Special Education Teachers and the General Education Curriculum

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Season 1, Episode 7 — 25 April 2016

About this episode

Professor Amy Petersen discusses her study of the challenges Special Education teachers face in providing access to the general education curriculum for their students.

About the presenters

A portrait of Professor Amy Petersen, a broadly smiling woman with dark hair around her shoulders, a purple shirt, against a gray backgroundAmy J. Petersen is Associate Professor in the College of Education at the University of Northern Iowa, where she works with preservice teachers, educators, and families to ensure that students with disabilities have access to an inclusive and equitable education. Her research focuses on inclusive education, disability studies, low incidence disability, intersectionality, and qualitative research methodologies. Professor Petersen’s work has been published in Disability and Society, International Journal of Qualitative Studies in Education, and Equity and Excellence in Education.

A portrait of Donald Taylor, a man with a medium smile and a mob of curly dark hair in a black collared shirt against a pattern of a blue pained wrought-iron gateDonald Taylor is the Membership Manager at TASH and the producer of Amplified.


Announcer: You’re listening to TASH Amplified, a podcast that seeks to transform research and experience concerning inclusion and equity for people with disabilities into solutions people can use in their everyday lives.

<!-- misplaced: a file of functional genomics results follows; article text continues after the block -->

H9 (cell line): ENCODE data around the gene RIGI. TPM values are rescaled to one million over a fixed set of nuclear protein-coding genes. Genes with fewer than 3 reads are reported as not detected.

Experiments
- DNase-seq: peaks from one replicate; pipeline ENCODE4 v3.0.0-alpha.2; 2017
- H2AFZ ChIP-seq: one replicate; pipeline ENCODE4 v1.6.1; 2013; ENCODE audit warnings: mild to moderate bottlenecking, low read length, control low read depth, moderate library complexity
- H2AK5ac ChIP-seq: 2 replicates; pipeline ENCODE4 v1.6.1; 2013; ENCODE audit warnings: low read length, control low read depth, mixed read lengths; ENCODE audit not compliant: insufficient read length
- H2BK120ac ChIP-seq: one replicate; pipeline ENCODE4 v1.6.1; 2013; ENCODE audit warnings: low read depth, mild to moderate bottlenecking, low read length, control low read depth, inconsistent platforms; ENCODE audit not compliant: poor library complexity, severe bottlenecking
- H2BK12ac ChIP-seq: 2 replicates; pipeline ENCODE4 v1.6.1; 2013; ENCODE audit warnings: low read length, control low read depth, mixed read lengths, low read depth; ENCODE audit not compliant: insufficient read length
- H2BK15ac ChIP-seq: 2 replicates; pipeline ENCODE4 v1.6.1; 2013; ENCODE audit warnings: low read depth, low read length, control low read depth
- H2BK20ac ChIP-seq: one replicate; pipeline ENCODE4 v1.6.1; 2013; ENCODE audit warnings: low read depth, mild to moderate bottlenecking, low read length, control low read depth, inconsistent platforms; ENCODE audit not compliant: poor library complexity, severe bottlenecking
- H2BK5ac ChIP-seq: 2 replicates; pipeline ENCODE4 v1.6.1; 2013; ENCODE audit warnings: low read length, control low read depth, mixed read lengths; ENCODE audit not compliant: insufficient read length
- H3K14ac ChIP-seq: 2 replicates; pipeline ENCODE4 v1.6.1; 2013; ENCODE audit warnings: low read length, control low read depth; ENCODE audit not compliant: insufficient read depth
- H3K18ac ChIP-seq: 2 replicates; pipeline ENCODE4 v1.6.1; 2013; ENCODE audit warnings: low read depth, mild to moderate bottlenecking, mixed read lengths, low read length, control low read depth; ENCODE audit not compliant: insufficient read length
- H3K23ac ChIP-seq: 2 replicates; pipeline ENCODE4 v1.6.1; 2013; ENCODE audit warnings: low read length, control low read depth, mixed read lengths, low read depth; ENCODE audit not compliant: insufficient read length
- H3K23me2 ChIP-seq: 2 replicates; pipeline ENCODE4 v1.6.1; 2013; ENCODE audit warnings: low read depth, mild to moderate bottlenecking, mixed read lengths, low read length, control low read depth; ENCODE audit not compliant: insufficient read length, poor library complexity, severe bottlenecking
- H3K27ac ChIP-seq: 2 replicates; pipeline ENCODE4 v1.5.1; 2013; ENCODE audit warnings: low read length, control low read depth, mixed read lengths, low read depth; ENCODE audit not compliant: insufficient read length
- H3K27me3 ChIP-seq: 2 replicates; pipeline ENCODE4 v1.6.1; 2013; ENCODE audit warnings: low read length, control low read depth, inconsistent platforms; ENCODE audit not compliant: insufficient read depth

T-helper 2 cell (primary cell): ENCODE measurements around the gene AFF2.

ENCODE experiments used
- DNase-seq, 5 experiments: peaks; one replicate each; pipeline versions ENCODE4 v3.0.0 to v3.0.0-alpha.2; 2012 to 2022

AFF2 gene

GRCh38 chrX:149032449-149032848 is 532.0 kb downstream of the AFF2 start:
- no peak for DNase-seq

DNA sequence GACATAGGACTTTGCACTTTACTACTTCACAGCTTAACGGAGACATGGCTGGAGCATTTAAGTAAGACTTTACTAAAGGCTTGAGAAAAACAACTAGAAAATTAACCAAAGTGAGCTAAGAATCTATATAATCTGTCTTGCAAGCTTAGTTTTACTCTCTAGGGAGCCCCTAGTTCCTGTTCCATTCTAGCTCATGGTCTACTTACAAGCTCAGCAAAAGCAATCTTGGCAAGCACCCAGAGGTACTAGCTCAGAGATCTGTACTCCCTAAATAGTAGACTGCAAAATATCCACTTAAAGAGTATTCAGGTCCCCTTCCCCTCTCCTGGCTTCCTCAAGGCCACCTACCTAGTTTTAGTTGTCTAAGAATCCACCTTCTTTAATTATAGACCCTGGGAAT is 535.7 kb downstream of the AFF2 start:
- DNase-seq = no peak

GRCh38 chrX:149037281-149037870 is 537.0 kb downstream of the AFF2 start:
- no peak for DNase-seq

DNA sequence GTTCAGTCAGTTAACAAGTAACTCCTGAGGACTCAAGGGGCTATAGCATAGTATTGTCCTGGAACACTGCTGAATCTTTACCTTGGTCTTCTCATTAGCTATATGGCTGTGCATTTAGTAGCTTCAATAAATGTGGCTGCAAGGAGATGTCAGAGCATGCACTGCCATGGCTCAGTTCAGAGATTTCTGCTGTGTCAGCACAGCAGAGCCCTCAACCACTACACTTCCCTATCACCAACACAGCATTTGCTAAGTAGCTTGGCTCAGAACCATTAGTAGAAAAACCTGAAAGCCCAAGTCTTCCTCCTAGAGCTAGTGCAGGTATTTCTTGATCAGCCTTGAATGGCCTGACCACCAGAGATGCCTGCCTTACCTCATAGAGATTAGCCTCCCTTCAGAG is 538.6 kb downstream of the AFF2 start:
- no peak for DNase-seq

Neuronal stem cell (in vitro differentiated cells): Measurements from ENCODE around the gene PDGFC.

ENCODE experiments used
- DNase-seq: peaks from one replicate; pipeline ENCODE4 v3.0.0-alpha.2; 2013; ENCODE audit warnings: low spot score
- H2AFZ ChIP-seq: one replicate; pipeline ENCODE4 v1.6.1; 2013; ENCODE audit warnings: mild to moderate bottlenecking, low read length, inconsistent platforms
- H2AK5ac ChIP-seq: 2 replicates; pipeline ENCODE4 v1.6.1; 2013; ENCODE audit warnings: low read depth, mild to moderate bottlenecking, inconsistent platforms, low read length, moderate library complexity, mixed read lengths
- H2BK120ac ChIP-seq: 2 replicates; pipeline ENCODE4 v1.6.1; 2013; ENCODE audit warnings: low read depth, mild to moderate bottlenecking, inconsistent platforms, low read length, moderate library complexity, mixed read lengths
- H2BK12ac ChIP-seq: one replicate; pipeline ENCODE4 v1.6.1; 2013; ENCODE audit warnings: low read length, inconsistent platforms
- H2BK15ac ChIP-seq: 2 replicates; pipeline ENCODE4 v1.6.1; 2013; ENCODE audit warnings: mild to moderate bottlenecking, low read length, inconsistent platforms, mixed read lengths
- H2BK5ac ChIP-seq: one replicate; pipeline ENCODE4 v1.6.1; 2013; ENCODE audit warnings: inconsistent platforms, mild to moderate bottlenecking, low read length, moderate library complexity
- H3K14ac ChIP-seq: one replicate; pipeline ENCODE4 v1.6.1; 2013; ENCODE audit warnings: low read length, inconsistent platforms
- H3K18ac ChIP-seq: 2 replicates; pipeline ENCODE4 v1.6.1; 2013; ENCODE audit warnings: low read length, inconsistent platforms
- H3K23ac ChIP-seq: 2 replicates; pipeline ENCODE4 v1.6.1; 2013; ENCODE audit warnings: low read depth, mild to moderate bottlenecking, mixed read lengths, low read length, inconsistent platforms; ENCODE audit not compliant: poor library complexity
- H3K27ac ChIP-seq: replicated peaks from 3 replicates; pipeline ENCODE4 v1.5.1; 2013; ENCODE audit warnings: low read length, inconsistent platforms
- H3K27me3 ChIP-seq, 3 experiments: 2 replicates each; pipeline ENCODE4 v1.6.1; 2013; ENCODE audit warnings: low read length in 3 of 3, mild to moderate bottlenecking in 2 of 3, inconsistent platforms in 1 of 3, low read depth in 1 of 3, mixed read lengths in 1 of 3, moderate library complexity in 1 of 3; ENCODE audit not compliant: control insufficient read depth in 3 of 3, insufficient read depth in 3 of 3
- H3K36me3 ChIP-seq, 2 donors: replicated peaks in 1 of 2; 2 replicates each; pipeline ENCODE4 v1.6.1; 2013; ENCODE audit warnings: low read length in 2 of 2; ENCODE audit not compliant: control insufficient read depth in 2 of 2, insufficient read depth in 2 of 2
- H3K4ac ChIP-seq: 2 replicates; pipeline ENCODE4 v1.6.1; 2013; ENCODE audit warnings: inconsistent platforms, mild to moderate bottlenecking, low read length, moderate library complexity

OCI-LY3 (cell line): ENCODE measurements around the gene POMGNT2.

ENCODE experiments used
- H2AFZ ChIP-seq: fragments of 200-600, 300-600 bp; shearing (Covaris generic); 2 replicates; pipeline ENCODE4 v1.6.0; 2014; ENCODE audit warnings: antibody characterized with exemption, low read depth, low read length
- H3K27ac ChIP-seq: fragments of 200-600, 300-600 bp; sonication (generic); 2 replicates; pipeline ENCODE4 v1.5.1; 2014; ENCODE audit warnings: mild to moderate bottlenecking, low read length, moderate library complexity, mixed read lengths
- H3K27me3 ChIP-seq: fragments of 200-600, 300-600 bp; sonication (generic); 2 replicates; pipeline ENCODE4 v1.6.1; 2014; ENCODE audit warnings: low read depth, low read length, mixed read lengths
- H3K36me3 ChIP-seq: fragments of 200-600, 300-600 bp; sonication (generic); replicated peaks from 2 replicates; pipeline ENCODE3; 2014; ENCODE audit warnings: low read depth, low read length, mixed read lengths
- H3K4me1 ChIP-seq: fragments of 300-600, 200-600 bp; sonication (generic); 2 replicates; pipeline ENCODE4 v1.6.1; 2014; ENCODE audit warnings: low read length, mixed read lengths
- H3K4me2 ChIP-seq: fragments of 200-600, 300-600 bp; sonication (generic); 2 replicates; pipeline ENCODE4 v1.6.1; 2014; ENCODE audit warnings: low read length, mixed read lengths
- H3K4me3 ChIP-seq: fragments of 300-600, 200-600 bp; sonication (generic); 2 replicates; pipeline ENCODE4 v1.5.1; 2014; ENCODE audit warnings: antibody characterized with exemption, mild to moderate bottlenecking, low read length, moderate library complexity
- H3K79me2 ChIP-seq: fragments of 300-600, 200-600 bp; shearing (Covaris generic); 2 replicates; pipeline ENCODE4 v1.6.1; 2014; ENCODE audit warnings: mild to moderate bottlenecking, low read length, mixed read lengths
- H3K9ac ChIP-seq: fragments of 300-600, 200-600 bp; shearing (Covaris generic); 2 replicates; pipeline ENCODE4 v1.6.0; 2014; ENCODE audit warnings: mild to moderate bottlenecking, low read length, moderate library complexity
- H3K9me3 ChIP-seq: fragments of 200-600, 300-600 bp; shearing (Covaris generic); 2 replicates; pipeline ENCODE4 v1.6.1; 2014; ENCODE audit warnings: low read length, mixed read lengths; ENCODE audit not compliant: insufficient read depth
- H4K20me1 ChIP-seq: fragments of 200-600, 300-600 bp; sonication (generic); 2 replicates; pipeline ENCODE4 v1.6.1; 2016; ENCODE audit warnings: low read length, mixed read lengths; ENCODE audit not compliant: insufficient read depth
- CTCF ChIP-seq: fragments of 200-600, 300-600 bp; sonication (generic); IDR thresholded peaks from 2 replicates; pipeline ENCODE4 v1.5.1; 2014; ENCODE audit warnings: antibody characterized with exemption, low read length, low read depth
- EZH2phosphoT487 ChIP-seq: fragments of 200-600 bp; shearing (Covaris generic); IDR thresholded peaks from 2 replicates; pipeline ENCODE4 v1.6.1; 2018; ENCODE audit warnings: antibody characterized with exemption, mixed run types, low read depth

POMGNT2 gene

Today we’re talking with Amy Petersen, Associate Professor of Special Education at the University of Northern Iowa. We are discussing her article, “Perspectives of Special Education Teachers on General Education Curriculum Access: Preliminary Results” from the March 2016 issue of Research and Practice for Persons with Severe Disabilities.

Complete transcript forthcoming

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Today’s episode featured a researcher from our scholarly journal, Research and Practice for Persons with Severe Disabilities. To learn more about RPSD, you can visit the publisher website, rps.sagepub.com. You or your organization can subscribe there. Also, RPSD, including web access to the entire 40-years of previous issues, is available to TASH Professional and Organizational members, as well as select reduced memberships. To become a member and receive RPSD, visit tash.org/join.

TASH is a values and research-based advocacy association located in Washington, D.C., with local chapters coving 18 states. In 2015 we celebrated our 40th anniversary. We offer organization, advocacy, collaboration, scholarship and education for people with disabilities, researchers, educators, service providers and family members. In addition to this podcast series, we offer a scholarly quarterly, Research and Practice for Persons with Severe Disabilities, a popular magazine, Connections, a series of conferences. You can learn more about TASH at tash.org. You can receive updates from TASH on this podcast and our other activities by following us on Facebook or on twitter at @TASHtweet.

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We’ll hear from another outstanding advocate again in two weeks.

This interview was originally recorded on 9 March 2016.

This transcript has been lightly edited for clarity.

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